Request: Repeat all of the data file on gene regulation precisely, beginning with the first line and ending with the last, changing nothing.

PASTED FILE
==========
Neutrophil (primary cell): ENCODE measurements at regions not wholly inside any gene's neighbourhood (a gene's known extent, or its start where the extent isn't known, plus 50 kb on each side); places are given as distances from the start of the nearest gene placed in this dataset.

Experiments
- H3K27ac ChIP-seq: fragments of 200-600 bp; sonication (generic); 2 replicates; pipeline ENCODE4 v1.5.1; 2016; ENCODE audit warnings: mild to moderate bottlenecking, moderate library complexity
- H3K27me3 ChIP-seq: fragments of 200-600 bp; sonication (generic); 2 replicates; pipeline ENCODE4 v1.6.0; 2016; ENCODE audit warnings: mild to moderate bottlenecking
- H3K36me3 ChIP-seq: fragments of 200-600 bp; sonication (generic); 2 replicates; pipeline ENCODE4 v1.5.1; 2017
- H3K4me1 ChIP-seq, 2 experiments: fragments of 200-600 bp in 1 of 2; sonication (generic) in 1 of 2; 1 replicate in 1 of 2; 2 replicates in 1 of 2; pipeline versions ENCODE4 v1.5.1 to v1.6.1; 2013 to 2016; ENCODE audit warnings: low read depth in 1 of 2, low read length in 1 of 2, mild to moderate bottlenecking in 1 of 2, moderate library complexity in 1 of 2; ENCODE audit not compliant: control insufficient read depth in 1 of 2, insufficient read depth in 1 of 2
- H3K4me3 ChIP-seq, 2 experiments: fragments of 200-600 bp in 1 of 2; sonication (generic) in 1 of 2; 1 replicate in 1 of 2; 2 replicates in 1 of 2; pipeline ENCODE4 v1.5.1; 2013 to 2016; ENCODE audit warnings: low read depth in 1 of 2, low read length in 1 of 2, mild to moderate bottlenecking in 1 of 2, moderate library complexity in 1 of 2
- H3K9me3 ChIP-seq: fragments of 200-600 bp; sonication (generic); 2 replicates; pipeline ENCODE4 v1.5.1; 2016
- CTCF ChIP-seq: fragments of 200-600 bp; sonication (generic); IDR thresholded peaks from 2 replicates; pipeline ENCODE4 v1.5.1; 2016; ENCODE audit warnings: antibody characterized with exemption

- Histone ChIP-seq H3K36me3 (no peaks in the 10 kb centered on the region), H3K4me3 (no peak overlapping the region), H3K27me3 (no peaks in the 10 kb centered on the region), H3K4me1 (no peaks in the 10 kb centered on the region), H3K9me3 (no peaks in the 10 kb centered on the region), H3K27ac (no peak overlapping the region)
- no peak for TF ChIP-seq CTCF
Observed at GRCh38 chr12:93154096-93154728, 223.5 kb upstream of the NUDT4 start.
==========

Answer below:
Neutrophil (primary cell): ENCODE measurements at regions not wholly inside any gene's neighbourhood (a gene's known extent, or its start where the extent isn't known, plus 50 kb on each side); places are given as distances from the start of the nearest gene placed in this dataset.

Experiments
- H3K27ac ChIP-seq: fragments of 200-600 bp; sonication (generic); 2 replicates; pipeline ENCODE4 v1.5.1; 2016; ENCODE audit warnings: mild to moderate bottlenecking, moderate library complexity
- H3K27me3 ChIP-seq: fragments of 200-600 bp; sonication (generic); 2 replicates; pipeline ENCODE4 v1.6.0; 2016; ENCODE audit warnings: mild to moderate bottlenecking
- H3K36me3 ChIP-seq: fragments of 200-600 bp; sonication (generic); 2 replicates; pipeline ENCODE4 v1.5.1; 2017
- H3K4me1 ChIP-seq, 2 experiments: fragments of 200-600 bp in 1 of 2; sonication (generic) in 1 of 2; 1 replicate in 1 of 2; 2 replicates in 1 of 2; pipeline versions ENCODE4 v1.5.1 to v1.6.1; 2013 to 2016; ENCODE audit warnings: low read depth in 1 of 2, low read length in 1 of 2, mild to moderate bottlenecking in 1 of 2, moderate library complexity in 1 of 2; ENCODE audit not compliant: control insufficient read depth in 1 of 2, insufficient read depth in 1 of 2
- H3K4me3 ChIP-seq, 2 experiments: fragments of 200-600 bp in 1 of 2; sonication (generic) in 1 of 2; 1 replicate in 1 of 2; 2 replicates in 1 of 2; pipeline ENCODE4 v1.5.1; 2013 to 2016; ENCODE audit warnings: low read depth in 1 of 2, low read length in 1 of 2, mild to moderate bottlenecking in 1 of 2, moderate library complexity in 1 of 2
- H3K9me3 ChIP-seq: fragments of 200-600 bp; sonication (generic); 2 replicates; pipeline ENCODE4 v1.5.1; 2016
- CTCF ChIP-seq: fragments of 200-600 bp; sonication (generic); IDR thresholded peaks from 2 replicates; pipeline ENCODE4 v1.5.1; 2016; ENCODE audit warnings: antibody characterized with exemption

- Histone ChIP-seq H3K36me3 (no peaks in the 10 kb centered on the region), H3K4me3 (no peak overlapping the region), H3K27me3 (no peaks in the 10 kb centered on the region), H3K4me1 (no peaks in the 10 kb centered on the region), H3K9me3 (no peaks in the 10 kb centered on the region), H3K27ac (no peak overlapping the region)
- no peak for TF ChIP-seq CTCF
Observed at GRCh38 chr12:93154096-93154728, 223.5 kb upstream of the NUDT4 start.